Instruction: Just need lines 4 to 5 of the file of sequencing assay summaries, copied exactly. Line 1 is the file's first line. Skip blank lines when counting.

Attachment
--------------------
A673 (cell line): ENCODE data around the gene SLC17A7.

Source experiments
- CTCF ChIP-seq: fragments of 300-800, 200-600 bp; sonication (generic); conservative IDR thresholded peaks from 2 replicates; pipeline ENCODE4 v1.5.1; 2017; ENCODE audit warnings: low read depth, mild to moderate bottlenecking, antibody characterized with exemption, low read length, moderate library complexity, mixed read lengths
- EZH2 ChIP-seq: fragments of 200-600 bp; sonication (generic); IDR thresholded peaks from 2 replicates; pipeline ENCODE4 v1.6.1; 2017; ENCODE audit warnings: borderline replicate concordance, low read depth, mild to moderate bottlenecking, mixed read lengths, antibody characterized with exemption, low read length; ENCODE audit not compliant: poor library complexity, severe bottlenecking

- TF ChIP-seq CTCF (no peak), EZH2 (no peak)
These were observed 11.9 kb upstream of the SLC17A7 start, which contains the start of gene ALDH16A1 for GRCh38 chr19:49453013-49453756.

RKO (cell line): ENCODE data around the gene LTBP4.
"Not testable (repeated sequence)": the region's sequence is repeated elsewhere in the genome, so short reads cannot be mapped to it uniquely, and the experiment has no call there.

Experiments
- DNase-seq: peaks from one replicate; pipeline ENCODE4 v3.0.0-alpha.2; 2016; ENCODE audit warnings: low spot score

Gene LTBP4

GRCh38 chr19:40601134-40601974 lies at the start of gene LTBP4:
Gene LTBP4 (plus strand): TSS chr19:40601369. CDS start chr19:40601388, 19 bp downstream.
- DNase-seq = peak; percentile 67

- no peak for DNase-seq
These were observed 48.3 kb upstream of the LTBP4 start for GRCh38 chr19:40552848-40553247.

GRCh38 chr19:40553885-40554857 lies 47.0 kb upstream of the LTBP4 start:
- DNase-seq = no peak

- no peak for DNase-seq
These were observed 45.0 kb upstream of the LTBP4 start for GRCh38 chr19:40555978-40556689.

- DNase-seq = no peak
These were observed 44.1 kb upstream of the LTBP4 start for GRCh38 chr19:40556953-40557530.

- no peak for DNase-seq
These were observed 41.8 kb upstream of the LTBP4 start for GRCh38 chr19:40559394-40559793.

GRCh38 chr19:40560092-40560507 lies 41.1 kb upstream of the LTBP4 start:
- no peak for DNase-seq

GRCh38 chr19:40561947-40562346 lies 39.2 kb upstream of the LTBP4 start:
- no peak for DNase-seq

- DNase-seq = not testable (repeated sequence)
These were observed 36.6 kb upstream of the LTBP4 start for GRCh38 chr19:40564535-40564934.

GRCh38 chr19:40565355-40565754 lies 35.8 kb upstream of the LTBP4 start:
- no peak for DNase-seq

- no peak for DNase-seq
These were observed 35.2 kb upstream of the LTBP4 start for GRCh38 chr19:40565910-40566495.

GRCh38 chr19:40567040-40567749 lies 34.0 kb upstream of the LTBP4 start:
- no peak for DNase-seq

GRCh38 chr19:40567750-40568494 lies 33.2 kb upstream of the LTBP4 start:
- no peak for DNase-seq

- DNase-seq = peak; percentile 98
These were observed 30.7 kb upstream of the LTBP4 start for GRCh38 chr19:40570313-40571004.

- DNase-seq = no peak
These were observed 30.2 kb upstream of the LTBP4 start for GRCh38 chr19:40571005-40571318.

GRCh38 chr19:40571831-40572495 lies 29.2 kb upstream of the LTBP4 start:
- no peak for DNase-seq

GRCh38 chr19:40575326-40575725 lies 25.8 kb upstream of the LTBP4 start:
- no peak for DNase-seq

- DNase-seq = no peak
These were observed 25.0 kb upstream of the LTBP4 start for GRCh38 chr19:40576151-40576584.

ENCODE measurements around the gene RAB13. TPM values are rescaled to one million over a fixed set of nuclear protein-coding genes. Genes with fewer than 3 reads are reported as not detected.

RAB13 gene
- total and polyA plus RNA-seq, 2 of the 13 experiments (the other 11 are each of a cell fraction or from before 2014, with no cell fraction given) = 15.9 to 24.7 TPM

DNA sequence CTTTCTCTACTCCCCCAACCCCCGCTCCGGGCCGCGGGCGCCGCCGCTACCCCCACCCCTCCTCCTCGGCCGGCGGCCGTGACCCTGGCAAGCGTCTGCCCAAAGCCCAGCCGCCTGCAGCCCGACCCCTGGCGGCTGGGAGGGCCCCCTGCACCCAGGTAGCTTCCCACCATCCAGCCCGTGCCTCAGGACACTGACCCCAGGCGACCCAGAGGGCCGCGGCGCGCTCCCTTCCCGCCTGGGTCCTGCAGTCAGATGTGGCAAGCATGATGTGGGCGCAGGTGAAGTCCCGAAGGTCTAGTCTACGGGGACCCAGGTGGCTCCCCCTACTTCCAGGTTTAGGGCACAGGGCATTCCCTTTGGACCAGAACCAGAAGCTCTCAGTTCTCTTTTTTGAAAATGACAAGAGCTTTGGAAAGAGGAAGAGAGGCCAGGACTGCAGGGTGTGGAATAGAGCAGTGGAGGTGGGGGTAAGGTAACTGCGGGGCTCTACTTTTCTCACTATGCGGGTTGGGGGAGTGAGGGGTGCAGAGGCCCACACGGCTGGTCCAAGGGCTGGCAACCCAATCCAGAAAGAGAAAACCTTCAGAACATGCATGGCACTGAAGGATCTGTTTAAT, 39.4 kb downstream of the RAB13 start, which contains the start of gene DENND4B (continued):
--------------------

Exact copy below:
- EZH2 ChIP-seq: fragments of 200-600 bp; sonication (generic); IDR thresholded peaks from 2 replicates; pipeline ENCODE4 v1.6.1; 2017; ENCODE audit warnings: borderline replicate concordance, low read depth, mild to moderate bottlenecking, mixed read lengths, antibody characterized with exemption, low read length; ENCODE audit not compliant: poor library complexity, severe bottlenecking

- TF ChIP-seq CTCF (no peak), EZH2 (no peak)